You must be able to know the amount of money you are going to risk vs. the amount of money you are planning on making. And unlike trading straight futures, you must also know your break-even point.
Your first job is that of being a risk manager and your second job is being a trader. Because if you can’t learn to control risk, then you won’t have the opportunity to be a trader for very long. Fortunately options can be used strategically to control risk.
The first thing that you should learn to look at is how much money you could lose! Doing this is your primary job function as a risk manager. Too many times traders focus on how much money they think they can make and don’t pay close enough attention to how much money they can lose.
Trading options is certainly something that can lead to huge financial rewards if done properly. But let me stress right now that trading options is certainly not a get rich quick scheme. You should look at trading options as a marathon, not a sprint. Plan right now to spend several weeks learning how to trade options before you can expect to make a consistent income.
I’m going to show you how to plan your trades from start to finish. It’s going to be up to you to follow that plan. Keep in mind, that when you plan a trade you are not yet “married” to the trade. It’s during this time you are able to look at it logically without getting emotionally tied to it. However once the trade is placed many people forget whatever the logical reason was for placing the trade and let emotions control the trade. This is usually when losses occur.
Once you have planned your trade, stick with it! Don’t get emotionally involved and start jumping into and out of the markets. If you can’t handle losing money (the risk) then you should not place the trade to start with. Now from time to time, once you are in the trade, you might make adjustments to it. That’s okay but it should be part of your plan from the start and not something that you decide to do because you can’t afford to lose the money. If that was the case, you should not have placed the trade to start with.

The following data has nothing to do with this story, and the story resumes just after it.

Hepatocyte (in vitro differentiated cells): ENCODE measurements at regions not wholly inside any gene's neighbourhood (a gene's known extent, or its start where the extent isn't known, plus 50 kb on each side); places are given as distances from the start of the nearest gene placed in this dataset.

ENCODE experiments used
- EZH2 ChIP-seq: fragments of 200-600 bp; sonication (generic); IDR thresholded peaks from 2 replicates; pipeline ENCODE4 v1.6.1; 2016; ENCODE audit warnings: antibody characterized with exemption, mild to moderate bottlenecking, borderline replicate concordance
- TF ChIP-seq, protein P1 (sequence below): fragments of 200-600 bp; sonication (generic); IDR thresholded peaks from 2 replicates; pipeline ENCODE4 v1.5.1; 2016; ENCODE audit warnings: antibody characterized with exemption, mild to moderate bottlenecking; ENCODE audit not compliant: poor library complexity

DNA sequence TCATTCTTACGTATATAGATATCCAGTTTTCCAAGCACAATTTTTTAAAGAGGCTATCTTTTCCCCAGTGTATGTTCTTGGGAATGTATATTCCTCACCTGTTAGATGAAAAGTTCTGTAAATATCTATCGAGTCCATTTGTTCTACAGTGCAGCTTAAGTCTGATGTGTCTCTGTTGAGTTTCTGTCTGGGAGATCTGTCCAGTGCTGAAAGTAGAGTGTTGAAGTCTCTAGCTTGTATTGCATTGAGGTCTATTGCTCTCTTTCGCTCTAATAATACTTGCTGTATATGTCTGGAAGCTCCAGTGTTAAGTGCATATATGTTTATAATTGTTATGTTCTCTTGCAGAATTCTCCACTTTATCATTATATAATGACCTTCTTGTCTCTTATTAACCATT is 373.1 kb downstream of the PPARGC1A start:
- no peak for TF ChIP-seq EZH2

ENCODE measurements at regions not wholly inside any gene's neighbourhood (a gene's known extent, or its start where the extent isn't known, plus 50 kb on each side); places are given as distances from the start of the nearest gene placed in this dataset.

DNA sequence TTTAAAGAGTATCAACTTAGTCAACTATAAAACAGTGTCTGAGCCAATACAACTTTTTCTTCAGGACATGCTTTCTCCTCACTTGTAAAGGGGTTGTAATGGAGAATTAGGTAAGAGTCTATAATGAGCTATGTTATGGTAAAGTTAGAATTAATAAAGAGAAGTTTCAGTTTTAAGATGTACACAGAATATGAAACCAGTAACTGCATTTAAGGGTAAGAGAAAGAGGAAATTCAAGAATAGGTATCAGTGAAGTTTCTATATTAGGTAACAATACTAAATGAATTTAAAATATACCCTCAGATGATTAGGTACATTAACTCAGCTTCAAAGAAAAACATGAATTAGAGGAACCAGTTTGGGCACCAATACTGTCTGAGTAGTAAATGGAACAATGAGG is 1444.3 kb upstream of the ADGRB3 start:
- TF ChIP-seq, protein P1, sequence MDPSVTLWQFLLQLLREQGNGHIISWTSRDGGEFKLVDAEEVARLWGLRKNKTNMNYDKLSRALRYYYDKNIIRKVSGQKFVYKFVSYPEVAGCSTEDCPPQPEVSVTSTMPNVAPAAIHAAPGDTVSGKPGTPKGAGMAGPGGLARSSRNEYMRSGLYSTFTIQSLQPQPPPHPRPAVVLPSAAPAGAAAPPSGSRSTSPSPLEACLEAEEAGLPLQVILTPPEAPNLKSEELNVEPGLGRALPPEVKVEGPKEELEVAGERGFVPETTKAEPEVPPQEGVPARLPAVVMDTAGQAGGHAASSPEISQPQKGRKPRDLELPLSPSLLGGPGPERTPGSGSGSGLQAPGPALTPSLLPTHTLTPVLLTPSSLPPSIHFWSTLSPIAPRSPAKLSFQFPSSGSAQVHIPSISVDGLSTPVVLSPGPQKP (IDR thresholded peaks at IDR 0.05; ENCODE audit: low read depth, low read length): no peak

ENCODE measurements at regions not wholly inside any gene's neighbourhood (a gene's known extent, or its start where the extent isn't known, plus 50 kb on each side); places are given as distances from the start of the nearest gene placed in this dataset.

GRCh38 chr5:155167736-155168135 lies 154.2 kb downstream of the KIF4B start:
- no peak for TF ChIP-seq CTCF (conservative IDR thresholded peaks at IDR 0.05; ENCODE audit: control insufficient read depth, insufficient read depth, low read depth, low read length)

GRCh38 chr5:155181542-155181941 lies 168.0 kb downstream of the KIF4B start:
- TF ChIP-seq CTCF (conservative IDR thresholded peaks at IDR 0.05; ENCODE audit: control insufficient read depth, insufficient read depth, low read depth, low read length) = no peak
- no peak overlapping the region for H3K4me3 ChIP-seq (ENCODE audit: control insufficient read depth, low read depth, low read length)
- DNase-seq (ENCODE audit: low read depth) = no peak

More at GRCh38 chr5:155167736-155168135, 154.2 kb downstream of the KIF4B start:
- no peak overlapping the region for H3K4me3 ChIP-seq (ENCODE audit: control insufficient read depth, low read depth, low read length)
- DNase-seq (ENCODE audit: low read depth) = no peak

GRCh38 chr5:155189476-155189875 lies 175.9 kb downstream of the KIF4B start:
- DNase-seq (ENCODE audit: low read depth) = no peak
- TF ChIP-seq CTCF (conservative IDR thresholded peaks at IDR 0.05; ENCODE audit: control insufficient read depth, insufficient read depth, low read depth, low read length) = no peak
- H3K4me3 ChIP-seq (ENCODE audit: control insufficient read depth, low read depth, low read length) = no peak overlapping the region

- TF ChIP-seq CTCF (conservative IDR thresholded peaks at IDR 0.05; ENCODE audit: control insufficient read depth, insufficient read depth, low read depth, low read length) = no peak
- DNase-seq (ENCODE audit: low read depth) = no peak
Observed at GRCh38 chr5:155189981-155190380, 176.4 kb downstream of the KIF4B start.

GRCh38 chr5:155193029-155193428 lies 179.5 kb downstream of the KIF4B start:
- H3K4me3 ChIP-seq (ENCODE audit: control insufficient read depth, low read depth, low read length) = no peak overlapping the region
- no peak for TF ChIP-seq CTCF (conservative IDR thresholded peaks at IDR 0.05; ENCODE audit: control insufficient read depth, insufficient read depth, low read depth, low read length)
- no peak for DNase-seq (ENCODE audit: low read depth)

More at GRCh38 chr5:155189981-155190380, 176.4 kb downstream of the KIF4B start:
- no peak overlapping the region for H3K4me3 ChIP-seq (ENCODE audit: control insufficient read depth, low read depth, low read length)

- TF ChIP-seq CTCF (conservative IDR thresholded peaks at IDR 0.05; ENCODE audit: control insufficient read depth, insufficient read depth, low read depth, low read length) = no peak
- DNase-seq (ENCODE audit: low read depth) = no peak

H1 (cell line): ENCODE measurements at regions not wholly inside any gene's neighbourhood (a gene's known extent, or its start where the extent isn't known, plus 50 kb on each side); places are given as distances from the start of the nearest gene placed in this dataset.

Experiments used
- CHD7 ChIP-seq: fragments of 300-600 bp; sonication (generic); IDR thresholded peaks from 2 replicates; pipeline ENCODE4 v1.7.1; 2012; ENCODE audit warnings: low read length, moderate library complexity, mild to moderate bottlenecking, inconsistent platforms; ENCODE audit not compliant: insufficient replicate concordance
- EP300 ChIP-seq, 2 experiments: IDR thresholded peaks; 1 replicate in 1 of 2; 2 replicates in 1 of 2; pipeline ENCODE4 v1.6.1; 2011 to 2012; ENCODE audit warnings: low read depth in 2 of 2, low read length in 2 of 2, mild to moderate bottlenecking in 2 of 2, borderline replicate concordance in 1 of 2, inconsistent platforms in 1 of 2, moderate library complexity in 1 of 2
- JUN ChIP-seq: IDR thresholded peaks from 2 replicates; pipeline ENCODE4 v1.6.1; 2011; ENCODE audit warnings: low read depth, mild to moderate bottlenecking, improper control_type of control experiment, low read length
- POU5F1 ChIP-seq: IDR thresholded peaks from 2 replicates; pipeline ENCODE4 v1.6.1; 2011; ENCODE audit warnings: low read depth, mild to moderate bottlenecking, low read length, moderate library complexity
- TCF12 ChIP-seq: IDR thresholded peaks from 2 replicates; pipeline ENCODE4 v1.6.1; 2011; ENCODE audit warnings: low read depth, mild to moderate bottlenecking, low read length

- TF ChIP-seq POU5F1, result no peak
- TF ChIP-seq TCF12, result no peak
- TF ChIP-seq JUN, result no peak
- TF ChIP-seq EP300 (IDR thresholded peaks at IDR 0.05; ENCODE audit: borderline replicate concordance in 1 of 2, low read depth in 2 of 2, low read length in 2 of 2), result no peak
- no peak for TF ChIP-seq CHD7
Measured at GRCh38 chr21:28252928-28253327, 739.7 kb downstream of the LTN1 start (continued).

Also, stop looking at everyone else, thinking that they know more than you do about the markets and that you should take their advice about a particular trade you are in. You must learn to develop you own style of trading; a style that you are comfortable with, that does not keep you so stressed out that you can’t sleep at night. Nothing is worth losing your health over.
Throughout Where to Start in Trading Options and the rest of my options courses you are going to hear me talk about controlling risk until you are ready to scream at me that “enough is enough”. Well, I’d rather you get upset with me about talking about it too much rather than not enough. Wouldn’t you?
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* Testimonials are not a guarantee of future success. All information is for educational use only and is not investment advice. Trading financial instruments, including Stocks, Futures, Forex or Options on margin, carries a high level of risk and is not suitable for all investors. The high degree of leverage can work against you as well as for you. Before deciding to invest in any of these financial instruments you should carefully consider your investment objectives, level of experience, and risk appetite. Only risk capital should be used for trading and only those with sufficient risk capital should consider trading. The possibility exists that you could sustain losses exceeding your initial investment. You should be aware of all the risks associated with trading and seek advice from an independent financial adviser if you have any doubts. Past performance, whether actual or hypothetical, is not necessarily indicative of future results. All depictions of trades whether by video or image are for illustrative purposes only and not a recommendation to buy or sell any particular financial instrument and do not factor in trading costs in trading examples due to varying commission and fees among traders. The impact on market prices due to seasonal, market cycles or news events may already be reflected in the price. See full risk disclosure. See full risk disclosure.